Giordano, Luca (1634-1705). Neapolitan painter, the most important Italian decorative artist of the second half of the 17th century. He was nicknamed Luca Fa Presto (Luke work quickly) because of his prodigious speed of execution and huge output.
He began in the circle of Ribera, but his style became much more colorful under the influence of such great decorative painters as Veronese, whose works he saw on his extensive travels. Indeed, he absorbed a host of influences and was said to be able to imitate other artists' styles with ease. His work was varied also in subject-matter, although he was primarily a religious and mythological painter. He worked mainly in Naples, but also extensively in Florence and Venice, and his work had great influence in Italy. In 1692 he was called to Spain by Charles II and stayed there for 10 years, painting in Madrid, Toledo, and the Escorial. His last work when he returned to Naples was the ceiling of the Treasury Chapel of S. Martino. In his personal self-confidence and courtliness, and in the open, airy compositions and light luminous colors of his work, Giordano presages such great 18th-century painters as Tiepolo.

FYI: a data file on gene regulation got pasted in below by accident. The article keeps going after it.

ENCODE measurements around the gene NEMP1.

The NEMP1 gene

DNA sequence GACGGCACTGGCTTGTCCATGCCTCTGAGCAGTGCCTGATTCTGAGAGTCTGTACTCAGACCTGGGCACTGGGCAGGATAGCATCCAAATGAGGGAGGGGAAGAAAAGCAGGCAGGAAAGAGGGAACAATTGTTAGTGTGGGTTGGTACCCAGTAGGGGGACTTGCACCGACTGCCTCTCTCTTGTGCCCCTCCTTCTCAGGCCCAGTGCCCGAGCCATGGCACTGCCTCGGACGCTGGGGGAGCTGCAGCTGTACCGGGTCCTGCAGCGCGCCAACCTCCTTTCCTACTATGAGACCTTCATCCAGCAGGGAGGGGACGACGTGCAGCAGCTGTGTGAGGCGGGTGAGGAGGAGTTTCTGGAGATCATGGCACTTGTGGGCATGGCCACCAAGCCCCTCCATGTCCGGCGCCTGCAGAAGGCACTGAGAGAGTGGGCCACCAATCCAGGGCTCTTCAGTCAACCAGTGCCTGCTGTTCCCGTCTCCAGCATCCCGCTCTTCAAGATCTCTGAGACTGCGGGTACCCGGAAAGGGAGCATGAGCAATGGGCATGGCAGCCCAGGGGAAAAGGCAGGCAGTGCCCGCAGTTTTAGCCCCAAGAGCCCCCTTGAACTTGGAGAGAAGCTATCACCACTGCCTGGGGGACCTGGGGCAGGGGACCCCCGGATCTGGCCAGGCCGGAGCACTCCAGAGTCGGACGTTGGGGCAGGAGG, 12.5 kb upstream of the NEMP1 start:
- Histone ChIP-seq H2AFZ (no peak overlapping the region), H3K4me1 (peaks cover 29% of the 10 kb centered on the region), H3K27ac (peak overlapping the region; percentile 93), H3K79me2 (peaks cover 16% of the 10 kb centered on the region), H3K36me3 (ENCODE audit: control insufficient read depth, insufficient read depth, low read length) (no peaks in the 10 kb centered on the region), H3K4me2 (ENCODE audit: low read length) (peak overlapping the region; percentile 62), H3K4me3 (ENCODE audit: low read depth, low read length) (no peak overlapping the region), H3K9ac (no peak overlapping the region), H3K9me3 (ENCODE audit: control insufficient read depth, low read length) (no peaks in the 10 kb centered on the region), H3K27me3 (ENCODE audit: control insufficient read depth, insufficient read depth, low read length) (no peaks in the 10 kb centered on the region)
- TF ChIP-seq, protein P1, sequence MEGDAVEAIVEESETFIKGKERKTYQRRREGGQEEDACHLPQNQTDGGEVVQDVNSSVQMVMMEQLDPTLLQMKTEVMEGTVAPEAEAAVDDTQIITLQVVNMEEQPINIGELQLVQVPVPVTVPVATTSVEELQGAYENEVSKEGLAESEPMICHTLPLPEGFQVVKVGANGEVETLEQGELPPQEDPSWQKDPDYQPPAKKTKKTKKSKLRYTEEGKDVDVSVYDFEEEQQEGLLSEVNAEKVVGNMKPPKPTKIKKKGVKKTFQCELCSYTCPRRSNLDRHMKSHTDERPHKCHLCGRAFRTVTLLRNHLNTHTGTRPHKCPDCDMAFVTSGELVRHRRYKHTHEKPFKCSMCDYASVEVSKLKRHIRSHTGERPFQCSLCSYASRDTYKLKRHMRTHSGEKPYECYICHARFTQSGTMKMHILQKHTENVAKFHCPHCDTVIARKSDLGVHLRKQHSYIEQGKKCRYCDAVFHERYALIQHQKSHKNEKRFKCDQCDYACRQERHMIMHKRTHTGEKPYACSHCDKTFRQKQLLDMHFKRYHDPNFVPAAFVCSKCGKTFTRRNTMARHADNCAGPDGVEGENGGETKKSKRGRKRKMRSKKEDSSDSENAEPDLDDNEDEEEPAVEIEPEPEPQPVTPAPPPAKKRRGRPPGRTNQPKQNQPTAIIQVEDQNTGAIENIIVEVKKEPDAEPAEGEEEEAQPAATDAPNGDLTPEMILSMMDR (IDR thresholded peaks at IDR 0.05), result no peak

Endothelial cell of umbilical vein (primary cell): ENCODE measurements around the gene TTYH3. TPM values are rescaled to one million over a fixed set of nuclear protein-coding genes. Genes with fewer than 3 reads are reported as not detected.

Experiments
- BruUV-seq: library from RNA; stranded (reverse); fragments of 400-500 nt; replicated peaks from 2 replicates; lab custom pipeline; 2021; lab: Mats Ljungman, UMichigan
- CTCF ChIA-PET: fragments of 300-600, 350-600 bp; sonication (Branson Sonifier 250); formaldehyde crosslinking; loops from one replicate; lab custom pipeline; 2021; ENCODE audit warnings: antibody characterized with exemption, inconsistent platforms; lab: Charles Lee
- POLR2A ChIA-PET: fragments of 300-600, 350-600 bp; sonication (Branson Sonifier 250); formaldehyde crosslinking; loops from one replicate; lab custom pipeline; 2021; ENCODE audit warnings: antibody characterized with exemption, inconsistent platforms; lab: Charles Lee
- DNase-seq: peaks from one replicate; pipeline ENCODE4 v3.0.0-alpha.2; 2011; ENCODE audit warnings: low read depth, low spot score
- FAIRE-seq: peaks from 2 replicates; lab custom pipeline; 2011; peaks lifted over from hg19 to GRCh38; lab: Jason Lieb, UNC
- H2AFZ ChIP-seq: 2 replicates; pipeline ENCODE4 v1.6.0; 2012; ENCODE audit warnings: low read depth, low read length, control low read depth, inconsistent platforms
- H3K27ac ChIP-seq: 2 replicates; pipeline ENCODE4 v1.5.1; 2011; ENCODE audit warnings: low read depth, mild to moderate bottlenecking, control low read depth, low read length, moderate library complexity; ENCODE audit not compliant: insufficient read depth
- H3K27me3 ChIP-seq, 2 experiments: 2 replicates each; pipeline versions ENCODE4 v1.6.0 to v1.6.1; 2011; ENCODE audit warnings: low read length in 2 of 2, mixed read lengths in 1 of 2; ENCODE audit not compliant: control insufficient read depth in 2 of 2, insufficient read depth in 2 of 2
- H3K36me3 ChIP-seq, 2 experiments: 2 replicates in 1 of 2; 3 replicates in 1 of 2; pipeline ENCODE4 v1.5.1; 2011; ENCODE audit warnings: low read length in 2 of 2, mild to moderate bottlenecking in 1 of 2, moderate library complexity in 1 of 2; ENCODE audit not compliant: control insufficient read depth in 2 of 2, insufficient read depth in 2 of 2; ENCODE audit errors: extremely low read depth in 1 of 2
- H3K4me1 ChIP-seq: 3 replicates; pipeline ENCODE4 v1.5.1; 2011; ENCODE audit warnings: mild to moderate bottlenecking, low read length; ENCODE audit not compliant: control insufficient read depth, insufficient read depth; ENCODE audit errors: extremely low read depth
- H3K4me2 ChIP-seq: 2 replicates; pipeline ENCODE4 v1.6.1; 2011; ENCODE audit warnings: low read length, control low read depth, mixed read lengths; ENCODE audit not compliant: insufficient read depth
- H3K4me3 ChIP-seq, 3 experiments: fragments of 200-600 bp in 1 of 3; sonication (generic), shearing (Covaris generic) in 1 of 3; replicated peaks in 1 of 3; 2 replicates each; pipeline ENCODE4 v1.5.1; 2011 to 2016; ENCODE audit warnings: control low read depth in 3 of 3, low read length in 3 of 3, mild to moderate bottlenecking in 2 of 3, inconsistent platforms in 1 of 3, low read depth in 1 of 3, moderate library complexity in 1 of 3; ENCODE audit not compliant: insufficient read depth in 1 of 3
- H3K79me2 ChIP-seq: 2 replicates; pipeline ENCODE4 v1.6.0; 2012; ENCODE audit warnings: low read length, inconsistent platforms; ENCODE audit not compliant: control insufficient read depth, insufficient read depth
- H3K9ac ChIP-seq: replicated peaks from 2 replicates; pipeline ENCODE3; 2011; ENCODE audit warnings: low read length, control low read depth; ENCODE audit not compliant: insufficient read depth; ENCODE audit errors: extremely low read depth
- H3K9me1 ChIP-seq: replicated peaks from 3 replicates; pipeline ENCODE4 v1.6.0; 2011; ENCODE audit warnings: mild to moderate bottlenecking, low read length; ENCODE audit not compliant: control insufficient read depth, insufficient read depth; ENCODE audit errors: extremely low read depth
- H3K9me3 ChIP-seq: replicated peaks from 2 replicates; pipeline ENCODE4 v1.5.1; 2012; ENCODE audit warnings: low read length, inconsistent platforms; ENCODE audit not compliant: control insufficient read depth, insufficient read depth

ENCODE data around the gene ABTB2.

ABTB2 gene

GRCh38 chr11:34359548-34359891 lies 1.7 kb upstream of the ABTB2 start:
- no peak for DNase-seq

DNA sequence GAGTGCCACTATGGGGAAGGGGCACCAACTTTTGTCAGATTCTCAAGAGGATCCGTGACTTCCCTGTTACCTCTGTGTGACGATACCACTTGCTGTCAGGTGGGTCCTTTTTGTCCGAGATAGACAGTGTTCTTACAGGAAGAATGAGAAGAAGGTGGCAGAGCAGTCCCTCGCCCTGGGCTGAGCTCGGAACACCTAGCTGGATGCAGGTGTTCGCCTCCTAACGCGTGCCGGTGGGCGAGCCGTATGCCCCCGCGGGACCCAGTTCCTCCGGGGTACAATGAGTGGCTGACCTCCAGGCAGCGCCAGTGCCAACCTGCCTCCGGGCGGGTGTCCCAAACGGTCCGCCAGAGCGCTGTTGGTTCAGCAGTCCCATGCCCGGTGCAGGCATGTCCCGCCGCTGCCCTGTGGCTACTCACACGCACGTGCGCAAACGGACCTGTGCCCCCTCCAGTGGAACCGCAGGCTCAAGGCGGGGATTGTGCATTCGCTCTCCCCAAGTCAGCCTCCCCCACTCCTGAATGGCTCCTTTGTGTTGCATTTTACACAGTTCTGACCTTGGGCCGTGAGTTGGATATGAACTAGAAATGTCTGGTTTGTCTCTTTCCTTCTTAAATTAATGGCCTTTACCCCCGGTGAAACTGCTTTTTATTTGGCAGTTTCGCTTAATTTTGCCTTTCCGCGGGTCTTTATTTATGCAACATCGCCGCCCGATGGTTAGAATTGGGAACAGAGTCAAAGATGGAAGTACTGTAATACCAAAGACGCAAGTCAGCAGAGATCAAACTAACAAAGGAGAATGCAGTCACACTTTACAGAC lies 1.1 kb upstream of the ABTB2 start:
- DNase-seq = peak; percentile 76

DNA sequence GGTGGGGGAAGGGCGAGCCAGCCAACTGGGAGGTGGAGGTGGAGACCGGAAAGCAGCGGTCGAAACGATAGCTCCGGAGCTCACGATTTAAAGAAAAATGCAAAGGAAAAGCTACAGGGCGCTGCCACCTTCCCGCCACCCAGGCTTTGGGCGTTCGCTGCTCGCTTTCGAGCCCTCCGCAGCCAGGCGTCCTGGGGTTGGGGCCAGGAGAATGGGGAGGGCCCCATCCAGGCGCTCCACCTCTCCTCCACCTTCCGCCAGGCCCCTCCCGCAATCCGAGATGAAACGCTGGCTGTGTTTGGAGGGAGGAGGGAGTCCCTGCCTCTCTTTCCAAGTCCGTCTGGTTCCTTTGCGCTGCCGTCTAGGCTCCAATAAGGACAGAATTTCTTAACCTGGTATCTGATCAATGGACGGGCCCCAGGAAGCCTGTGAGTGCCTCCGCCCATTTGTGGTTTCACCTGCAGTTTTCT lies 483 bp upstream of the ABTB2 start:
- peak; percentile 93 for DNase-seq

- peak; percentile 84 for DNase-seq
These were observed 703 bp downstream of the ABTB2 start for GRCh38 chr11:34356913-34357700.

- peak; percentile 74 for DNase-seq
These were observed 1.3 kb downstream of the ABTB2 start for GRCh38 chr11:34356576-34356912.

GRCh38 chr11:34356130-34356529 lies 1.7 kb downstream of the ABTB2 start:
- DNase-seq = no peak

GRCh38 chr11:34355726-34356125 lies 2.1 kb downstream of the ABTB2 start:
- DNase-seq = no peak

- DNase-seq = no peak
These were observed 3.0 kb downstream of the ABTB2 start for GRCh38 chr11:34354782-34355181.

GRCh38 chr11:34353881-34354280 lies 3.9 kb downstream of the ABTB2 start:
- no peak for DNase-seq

The Forge of Vulcan
Oil on canvas; The Hermitage, St. Petersburg